What’s your favorite historical account/story from a winter encampment?
Jan 29, 1863
Camp near Fredericksburg
…We have had a big snow. It commenced snowing yesterday morning and continued until this morning covering the ground from one to three feet deep. Where it has not drifted it is three feet deep. There is a big snowballing going on now between our Regt. and the 12th. and 4th. Ga., they are both against ours. It is a pretty sight to see six or seven hundred men throwing snowballs. It is very good sport for me to look at them but I don’t see much fun attached to handling the cold snow.
– Michael Aubrecht
Note: The previous letter is from Lieutenant Thomas M. Hightower, Company D, 21st Georgia Volunteer Infantry, to a friend: (I just put my name at the end so my post would not be anonymous)
The CSS Shenandoah struggling through a typhoon in the middle of the Indian Ocean, Christmas, 1864. “I must confess I thought things were getting rather bilious,” concluded a midshipman. His hammock almost hit the overhead beams as water cascaded around the hatch cover setting everything adrift—chairs, books, tables, sofas, sextants, “swimming about in the most admirable confusion.” The “most miserable festival I ever celebrated,” recalled another officer. Nevertheless, wrote the ship’s surgeon, “I never saw such good humour manifest. No cursing, all laughing and joking about our misfortunes….” He hoped friends and relations at home were as happy as they albeit a bit more comfortable. (“A Distant Confederate Christmas.” Posted December 23, 2014.)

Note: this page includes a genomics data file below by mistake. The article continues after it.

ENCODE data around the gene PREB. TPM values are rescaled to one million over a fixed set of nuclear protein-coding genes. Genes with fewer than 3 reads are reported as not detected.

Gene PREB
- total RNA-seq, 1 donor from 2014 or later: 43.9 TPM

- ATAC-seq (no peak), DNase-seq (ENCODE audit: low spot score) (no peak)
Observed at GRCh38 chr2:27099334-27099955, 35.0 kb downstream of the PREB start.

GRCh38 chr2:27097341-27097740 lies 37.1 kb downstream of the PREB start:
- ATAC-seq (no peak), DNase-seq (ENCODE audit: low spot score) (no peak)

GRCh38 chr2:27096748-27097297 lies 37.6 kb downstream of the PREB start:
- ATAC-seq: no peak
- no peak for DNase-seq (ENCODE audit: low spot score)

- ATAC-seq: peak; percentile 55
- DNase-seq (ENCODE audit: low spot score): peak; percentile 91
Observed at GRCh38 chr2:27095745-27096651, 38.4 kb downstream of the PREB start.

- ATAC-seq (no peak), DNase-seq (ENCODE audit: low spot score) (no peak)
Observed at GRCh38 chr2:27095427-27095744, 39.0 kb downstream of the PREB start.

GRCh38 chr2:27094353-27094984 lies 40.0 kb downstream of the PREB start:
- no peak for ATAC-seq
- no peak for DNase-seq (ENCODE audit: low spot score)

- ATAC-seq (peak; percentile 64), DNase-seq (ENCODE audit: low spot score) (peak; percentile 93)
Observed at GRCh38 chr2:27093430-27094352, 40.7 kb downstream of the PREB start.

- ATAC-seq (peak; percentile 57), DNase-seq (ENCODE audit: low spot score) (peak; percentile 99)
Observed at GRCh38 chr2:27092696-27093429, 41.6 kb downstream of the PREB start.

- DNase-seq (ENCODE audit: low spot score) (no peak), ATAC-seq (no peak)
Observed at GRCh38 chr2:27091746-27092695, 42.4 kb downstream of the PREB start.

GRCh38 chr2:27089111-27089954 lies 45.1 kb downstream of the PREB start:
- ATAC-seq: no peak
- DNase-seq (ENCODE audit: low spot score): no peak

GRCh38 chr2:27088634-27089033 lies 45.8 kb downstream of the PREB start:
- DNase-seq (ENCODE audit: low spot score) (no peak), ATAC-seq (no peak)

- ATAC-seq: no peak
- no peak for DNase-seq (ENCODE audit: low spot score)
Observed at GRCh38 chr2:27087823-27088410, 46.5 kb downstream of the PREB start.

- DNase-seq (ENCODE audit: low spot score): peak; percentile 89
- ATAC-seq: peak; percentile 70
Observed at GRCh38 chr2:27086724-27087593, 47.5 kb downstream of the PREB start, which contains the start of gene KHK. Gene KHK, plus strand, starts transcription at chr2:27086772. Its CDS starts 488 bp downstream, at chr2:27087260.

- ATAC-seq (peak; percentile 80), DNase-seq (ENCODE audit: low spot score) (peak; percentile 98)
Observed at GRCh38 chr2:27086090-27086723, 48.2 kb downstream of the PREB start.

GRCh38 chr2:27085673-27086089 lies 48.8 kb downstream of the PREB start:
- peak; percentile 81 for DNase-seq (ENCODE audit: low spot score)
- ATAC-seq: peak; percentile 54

Enter your email address to subscribe to this blog and receive notifications of new posts by email.
Join 5,774 other subscribers
Like Us on Facebook